Stir the "wet" ingredients thoroughly and pour about half into the "crater" of your mountain of "dry" ingredients.  A valuable tip on not wasting any of the "wet" ingredients while pouring from the ungainly shot glass: touch the craft stick to the lip of the shot glass and pour the liquid down the stick.  Now, with another craft stick, slowly stir the contents in the mortar.  Keep it from riding up the sides of the mortar.  It will not yet be a creamy consistency — far from it.  It will be more like bread dough with too much flour.  Stir the "wet" ingredients again and pour the remainder into the mortar.  You will be surprised to note that despite all your attention to detail, there is still probably a sizable amount of residue at the bottom of the shot glass.  Now, take the last 3 measures of distilled water and put them into the shot glass.  Stir and pour them into the mortar.  Stir the contents of the mortar slowly.  As lumpy and granular and bubbly as it may be, it should approximate the liquid consistency of thin cream.
    Put a few drops of distilled water on the head of the pestle and place it into the mortar.  Slowly, and with some force, begin grinding.  Grind for about 45 minutes.  Stop every 5 minutes or so and dribble a little distilled water down the pestle to keep the consistency of thin cream.  Some gesso will want to build up on the inner sides of the mortar.  Use your pestle to "wind" up the sides of the mortar as if you were unthreading the lid of a jar, then "wind" back down into the bottom of the mortar.  Don't do this too many times, just try to keep the pestle in the mass of the gesso.  Don't take it out to peer into the mortar to see what is going on, this will make air bubbles when you put it back in (not a good thing).  The grinding is tedious, so have a friend over to help or watch a mindless TV program (or maybe you need a mindless friend...<giggle>).
    Place the two plastic wrap covered boards in front of you.  Take the pestle out of the mixture.  Using another craft stick, wipe all the gesso off the pestle you can back into the mortar and set the pestle aside.  Gently stir the gesso with the craft stick.  It should be smooth now and the proper consistency (yes, thin cream).  Now, begin pouring out "buttons" of gesso about the size of nickels onto the boards.  When pouring the gesso out of the mortar, use the same trick with the craft stick against the lip as you did with the shot glass. ** It is important that you stir thoroughly before pouring out each and every button.**   When you can pour out no more gesso, add about 4 more units of distilled water to the mortar.  Slosh it around with the pestle, thus dissolving all the remaining gesso on each implement.  Pour this off into buttons (but just a little bigger as they are also a bit thinner).
    You may, if you wish, use the freshly prepared gesso directly on a work from out of the mortar (if you need to).  Usually, however, you will be storing the gesso as the dry buttons.  Let the buttons dry overnight.  Slit the plastic wrap and "pop" off the buttons.  They can be stored in an empty film canister, jar, or anything that will keep them dust and moisture free.  They will last indefinitely.


    Crumple a gesso button into very small bits into the bottom of a shot class that has a rounded bottom inside.  Add a drop (or two at the most) of distilled water for each gesso button that has been crumpled...and wait at least 5 minutes.  During this time, the bits of gesso will absorb the water and soften just enough so you can put a finger cot on your finger and mass the bits into a mass at the bottom of the glass.  Cover the mass with a couple drops or so of distilled water and wait about 10 more minutes.  If any gesso is stuck to the finger cot, let it remain, because you will use it for more working of the gesso.  Bring the finger cot to the top inside of the glass and slowly "wind" it down along the inside for the slow stirring all the way down to the bottom of the mass of gesso.  Keep going until you feel everything is dissolved and smooth.  This should not take too long.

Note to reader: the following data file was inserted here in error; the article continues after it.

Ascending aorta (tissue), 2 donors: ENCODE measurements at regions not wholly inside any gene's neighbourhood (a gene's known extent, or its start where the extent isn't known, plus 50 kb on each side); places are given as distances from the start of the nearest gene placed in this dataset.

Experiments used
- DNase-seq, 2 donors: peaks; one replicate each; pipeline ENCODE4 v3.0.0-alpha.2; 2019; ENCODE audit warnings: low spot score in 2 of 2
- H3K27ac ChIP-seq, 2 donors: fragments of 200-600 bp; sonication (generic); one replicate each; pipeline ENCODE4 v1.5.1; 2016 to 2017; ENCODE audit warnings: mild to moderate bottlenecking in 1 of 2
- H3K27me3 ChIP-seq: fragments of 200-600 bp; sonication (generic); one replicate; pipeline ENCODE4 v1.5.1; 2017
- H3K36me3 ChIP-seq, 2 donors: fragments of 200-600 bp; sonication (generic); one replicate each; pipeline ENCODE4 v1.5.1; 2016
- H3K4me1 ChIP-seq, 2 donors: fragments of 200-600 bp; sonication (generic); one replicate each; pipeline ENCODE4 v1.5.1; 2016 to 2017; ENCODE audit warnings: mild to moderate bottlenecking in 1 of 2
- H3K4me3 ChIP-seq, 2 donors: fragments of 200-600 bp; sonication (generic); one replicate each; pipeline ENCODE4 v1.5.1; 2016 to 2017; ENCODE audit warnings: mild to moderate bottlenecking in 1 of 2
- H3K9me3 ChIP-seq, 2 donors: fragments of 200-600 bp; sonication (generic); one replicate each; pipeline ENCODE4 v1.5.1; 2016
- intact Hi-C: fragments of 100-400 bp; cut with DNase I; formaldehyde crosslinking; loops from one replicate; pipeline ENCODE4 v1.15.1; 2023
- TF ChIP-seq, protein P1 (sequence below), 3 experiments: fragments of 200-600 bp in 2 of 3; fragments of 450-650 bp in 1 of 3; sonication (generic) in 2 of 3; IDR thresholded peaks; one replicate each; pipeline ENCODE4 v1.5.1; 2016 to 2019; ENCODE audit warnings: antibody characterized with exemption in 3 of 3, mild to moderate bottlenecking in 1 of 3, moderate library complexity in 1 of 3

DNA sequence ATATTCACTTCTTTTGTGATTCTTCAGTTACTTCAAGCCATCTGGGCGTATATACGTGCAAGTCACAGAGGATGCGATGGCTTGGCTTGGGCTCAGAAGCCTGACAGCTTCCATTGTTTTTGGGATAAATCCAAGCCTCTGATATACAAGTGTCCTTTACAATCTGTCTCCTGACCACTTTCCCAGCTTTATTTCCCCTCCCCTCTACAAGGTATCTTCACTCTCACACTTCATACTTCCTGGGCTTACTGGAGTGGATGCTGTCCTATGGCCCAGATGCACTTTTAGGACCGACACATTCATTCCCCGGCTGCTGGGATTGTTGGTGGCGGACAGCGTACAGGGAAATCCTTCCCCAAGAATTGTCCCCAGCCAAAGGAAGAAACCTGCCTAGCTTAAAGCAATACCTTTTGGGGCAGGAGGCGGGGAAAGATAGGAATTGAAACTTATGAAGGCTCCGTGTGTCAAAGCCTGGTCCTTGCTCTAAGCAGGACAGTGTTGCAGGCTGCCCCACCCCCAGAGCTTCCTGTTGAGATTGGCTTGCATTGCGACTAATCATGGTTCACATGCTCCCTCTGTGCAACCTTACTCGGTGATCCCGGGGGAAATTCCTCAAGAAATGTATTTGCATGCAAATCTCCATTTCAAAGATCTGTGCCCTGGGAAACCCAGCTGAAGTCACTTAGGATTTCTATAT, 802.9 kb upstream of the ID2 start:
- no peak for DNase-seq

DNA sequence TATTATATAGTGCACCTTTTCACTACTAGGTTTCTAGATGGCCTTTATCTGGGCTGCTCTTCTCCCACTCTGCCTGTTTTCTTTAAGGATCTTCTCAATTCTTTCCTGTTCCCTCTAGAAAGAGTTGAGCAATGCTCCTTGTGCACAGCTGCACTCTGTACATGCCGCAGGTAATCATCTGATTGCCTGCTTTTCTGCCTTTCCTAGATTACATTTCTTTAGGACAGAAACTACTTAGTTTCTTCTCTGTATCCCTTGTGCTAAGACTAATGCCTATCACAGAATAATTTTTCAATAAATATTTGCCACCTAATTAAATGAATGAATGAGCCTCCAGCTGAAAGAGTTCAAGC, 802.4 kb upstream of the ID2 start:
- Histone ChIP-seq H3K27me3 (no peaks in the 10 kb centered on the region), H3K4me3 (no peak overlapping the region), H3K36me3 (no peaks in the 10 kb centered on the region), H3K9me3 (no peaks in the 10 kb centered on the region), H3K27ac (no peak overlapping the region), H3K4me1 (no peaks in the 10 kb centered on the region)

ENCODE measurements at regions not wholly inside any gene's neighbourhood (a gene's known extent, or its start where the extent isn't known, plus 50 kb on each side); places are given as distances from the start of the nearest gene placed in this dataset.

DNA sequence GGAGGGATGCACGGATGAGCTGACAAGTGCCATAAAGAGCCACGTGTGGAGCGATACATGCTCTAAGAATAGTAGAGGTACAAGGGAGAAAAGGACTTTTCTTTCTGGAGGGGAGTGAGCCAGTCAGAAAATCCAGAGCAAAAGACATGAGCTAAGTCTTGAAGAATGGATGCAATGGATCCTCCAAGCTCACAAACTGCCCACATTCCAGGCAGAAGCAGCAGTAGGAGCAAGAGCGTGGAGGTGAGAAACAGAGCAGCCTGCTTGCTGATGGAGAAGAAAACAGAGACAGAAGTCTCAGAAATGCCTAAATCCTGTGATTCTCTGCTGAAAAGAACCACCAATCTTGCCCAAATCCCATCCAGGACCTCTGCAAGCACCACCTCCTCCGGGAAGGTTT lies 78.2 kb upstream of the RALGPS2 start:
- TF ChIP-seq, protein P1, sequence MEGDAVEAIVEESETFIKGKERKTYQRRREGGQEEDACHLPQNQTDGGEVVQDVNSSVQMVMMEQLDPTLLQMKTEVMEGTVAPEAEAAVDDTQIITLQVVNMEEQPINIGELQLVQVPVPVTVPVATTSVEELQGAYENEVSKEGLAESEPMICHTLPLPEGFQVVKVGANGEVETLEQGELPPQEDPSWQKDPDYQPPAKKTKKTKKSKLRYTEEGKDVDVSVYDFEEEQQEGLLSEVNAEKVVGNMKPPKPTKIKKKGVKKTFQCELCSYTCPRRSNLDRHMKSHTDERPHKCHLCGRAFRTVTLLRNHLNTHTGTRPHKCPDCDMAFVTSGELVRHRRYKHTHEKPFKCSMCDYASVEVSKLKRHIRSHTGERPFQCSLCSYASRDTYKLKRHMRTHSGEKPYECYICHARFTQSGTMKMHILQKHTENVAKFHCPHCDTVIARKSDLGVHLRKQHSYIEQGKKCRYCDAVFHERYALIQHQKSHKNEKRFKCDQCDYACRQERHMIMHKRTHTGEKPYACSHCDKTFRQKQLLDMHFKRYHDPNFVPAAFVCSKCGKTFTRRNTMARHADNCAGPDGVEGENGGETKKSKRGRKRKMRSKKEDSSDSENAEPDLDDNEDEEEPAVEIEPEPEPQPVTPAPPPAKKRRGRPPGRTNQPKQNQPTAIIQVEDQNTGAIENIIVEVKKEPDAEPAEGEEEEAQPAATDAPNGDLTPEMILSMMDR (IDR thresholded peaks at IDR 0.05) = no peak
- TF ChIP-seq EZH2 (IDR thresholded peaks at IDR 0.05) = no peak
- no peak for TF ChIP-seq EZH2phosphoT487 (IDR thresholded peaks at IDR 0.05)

Now, tilt the glass toward you and bring the finger cot up the side of the glass and over its lip.  Any bubbles that had been in the gesso should be congealed about the finger cot.  When it is wiped over the lip, the bubbles will immediately begin to slide back into the gesso.  You need to have a very vigilant pinky finger to make a hawk-like swoop down and whisk them away before they get all the way back to the rest of the gesso.  Immediately wipe your pinky on a damp paper towel.  The finger cot allows you to mix the gesso thoroughly, as you can feel when there are no more lumps or bits remaining while also protecting you from absorbing white lead (now in a liquid state) in through your skin.


    The gesso is now ready to lay.  Once again, check its fluidity so that it flows comfortably, with control, from our of whatever implement you are using — pen, brush, or quill.  Make sure whatever pen you are using is flexible enough to release the relatively thick fluid (like a distempered Mitchell nib without the reservoir).  If you are using a brush, dip it into some distilled water first and squeeze the water and air out of the hairs before dipping into the gesso.


    If you do get a bubble, stop immediately and pick up a straight pin or even an eyelash (one with no mascara on it, ladies) and wipe a little skin oil on it (you can use the side of the nose or from behind your ear).  It is the oil that breaks the surface tension of the bubble more than the sharpness of the implement you chose to "pop" it.  Continue laying the rest of the gesso.  Every time you dip into the gesso with a pen or brush, be sure to stir the gesso thoroughly.  This ensures there is no settling  in the shot glass and will make for the most dependable gilding results.  When using a pen, you really need to stir it well and then turn the nib over so that you use the cupped underside of the nib as a spoon to load.  You will want to lay down at least two or more "coats" of the gesso, being sure it is totally dry between.  The number of layers will depend on how raised you desire the base to be.

    If there is any gesso remaining in the shot glass when you have completed your gilding base, you can simply add just a little distilled water to it and then pour it back out into a button.  Let it dry and store as before.

    For the best results, your gesso should dry for no less than 6 hours — but overnight is probably better.  The time range depends on the temperature and humidity in the room and on your technical skill, experience, and touch in gilding.  Gilding works best when it is fairly humid — at least 50% or higher.